The amount of rubbish on the UK’s beaches has hit a record high level, according to the Marine Conservation Society (MCS)’s Beachwatch survey. The amount of litter has increased by 110% since 1994, with an average of 2,195 pieces of rubbish per kilometre.
Average levels of litter have risen in almost all areas of the UK since 1997. Beaches in the South-West have the highest density of rubbish, at 4,784 items per kilometre, and Scotland had the highest litter average of all regions surveyed this year.
More than a third of the litter dropped came from the public, with the rest coming from fishing, sewage and shipping. Plastic was the most frequently found item of rubbish, with a 148% rise in the density of plastic waste since 1994.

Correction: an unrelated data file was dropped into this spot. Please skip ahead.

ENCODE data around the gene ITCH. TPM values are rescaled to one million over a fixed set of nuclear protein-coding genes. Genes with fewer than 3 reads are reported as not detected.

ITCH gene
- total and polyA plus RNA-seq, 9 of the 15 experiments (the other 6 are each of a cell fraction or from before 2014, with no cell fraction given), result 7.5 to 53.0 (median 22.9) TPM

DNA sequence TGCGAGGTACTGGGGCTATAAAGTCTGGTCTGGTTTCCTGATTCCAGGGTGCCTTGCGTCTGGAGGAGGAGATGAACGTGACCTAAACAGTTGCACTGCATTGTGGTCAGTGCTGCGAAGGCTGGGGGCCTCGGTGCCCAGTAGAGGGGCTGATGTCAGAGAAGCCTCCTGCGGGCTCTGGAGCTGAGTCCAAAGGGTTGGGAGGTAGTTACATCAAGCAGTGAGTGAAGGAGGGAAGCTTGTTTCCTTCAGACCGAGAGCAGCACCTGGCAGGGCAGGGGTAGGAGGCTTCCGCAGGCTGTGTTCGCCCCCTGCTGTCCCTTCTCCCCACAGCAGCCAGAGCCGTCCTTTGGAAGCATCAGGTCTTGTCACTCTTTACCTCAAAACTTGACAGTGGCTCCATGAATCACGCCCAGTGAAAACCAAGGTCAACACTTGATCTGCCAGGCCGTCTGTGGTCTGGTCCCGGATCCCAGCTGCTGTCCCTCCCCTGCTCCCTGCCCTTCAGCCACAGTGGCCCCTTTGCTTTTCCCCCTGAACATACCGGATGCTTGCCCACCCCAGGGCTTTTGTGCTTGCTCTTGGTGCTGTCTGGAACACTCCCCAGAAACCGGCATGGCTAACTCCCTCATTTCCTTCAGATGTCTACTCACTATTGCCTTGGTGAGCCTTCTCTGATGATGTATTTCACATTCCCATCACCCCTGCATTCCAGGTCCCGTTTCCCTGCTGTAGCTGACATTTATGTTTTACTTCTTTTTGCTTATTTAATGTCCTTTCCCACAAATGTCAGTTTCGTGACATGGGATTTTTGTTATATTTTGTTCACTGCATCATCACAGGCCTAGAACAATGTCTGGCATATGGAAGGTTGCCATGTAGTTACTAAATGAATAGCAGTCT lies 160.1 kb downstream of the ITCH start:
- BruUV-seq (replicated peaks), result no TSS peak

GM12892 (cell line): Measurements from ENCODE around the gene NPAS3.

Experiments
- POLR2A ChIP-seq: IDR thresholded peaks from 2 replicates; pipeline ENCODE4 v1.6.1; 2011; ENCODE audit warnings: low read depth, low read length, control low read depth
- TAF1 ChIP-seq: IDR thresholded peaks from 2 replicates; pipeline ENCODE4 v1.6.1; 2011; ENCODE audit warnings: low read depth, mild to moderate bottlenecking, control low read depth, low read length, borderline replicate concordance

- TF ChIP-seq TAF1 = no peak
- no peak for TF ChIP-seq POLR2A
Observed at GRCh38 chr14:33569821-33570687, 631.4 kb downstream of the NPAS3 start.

Emma Snowden, co-ordinator at the MCS, says: ‘Litter can harm and kill wildlife through ingestion and entanglement.’ More than 170 species, including seabirds, turtles and whales, have been known to mistake litter for food, which can lead to starvation, poisoning and fatal stomach blockages
The MCS also notes that it costs millions of pounds to clear up the coastline, and wants the government to develop a ‘co-ordinated marine litter strategy’.
However, environment minister Huw Irranca-Davies says: ‘Ultimately this is an issue of personal responsibility.’
The MCS are petitioning the government to establish specific bodies across the UK to work together to prevent marine litter. Miss Snowden says: ‘We want to see zero waste on Britain’s beaches and our first goal is to halve the litter on Britain’s beaches by 2015. In order to achieve this, we need to appoint lead agencies with the specific responsibility to stop marine litter and develop a marine action plan now.’